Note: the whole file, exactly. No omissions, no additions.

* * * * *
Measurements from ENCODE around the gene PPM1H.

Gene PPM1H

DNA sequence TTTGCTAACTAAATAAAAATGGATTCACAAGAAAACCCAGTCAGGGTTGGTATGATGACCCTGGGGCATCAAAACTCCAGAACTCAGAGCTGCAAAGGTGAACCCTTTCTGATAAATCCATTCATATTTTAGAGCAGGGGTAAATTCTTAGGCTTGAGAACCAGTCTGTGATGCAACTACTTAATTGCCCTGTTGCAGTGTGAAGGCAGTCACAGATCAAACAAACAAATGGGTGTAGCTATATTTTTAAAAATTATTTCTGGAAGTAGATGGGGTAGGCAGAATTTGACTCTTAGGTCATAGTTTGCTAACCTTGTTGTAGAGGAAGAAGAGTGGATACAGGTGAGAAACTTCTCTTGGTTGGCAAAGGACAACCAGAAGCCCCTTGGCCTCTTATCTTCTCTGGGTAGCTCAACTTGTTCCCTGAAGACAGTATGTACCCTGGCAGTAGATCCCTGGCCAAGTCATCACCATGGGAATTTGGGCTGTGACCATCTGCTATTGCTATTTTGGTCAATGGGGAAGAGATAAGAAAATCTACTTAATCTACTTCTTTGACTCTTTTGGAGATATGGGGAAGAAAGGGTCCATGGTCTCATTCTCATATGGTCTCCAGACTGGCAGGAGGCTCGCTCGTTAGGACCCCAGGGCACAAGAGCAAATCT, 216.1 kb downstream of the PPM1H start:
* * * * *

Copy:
Measurements from ENCODE around the gene PPM1H.

Gene PPM1H

DNA sequence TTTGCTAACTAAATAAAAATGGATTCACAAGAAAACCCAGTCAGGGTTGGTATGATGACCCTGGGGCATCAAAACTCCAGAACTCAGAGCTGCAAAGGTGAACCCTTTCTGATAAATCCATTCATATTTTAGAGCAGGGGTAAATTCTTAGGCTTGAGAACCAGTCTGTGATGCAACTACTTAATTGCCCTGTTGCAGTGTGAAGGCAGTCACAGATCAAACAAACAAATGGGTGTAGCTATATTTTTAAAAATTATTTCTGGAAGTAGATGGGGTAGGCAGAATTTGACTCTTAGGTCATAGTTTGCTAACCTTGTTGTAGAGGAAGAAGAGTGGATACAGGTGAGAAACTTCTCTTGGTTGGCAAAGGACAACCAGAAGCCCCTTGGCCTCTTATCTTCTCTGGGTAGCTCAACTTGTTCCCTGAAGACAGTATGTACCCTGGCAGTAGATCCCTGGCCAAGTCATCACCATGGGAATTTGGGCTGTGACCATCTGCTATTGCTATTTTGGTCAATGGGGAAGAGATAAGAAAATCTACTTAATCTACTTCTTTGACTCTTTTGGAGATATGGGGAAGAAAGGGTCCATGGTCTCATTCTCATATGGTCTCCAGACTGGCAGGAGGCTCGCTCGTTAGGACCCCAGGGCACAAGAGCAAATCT, 216.1 kb downstream of the PPM1H start: